|By Bob Weaver|
Gird your loins, we're not far away from a real communications problem.
Several 911/Office of Emergency Services directors have sounded the alarm in several West Virginia counties.
Just what will happen to phone line communications when Frontier Communications declares bankruptcy is unknown, but in the rural areas of West Virginia it could be a traumatic disconnect to reach vital health and safety services.
While the Herald has been doing stories mostly about the lack of real broadband in WV for well over 20 years, the concern now is the foreboding lack of the basic services, under the control of the West Virginia Public Service Commission, Frontier mostly a monopoly.
Five years ago Frontier's stock price hit $125 share.
Their stock price today is $0.69 a share and the NY exchange de-lists stock at $1.00 share.
The only preventive move they can make is do a reverse split- one new share for 15 old ones, otherwise they will be traded "Over The Counter" as a penny stock.
When Frontier decided to buy Verizon's copper wire systems around the USA, with rapidly changing technology, the hand writing was likely on the wall.
The technology has surpassed the ability to invest money in old systems, and rural areas are ignored because of the lack of customers for cell phones/digital devices.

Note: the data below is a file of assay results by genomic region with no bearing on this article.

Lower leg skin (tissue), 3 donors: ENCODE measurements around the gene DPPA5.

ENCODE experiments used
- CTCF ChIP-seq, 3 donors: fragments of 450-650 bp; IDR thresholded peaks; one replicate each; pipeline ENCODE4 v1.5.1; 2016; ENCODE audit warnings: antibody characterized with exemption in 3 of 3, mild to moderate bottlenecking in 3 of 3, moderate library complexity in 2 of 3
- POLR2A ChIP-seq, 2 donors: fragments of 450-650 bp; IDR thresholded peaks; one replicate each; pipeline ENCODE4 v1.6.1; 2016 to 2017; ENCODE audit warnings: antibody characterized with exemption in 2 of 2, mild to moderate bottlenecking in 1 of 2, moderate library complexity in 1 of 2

It could be possible that some investor group will buy Frontier at auction (cheap), double land-line rates to try to earn a buck before the rest of copper is abandoned.
Meanwhile, cell phone service is sketchy in rural Calhoun, little improvement for 25 years, the same being true in most rural WV counties.
There have been a few successes over functional problems with Frontier landline in Calhoun. The Calhoun Commission, a few years back, filed a complaint with the West Virginia PSC over five years of intermittent service in the Five Forks-Big Springs area, and following hearings, Frontier replaced outdated sub-stations.
This year, fascinatingly, Frontier has quit publishing a phone book with household listings.
Residents should think about their future of communications, particularly those still reliant on wire, and that is most.
Satellite systems, through expensive, are part of the answer, or if cell phone outfits could expand, likely with government subsidy to low-populated rural areas.